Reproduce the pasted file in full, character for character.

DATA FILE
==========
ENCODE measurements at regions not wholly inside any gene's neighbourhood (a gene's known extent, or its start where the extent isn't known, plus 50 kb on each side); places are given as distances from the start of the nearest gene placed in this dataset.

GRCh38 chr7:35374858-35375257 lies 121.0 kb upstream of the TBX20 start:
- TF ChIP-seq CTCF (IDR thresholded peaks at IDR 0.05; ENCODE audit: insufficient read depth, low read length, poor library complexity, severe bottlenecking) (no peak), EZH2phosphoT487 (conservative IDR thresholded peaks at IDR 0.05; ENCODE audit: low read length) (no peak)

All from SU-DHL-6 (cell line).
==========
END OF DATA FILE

ENCODE measurements at regions not wholly inside any gene's neighbourhood (a gene's known extent, or its start where the extent isn't known, plus 50 kb on each side); places are given as distances from the start of the nearest gene placed in this dataset.

GRCh38 chr7:35374858-35375257 lies 121.0 kb upstream of the TBX20 start:
- TF ChIP-seq CTCF (IDR thresholded peaks at IDR 0.05; ENCODE audit: insufficient read depth, low read length, poor library complexity, severe bottlenecking) (no peak), EZH2phosphoT487 (conservative IDR thresholded peaks at IDR 0.05; ENCODE audit: low read length) (no peak)

All from SU-DHL-6 (cell line).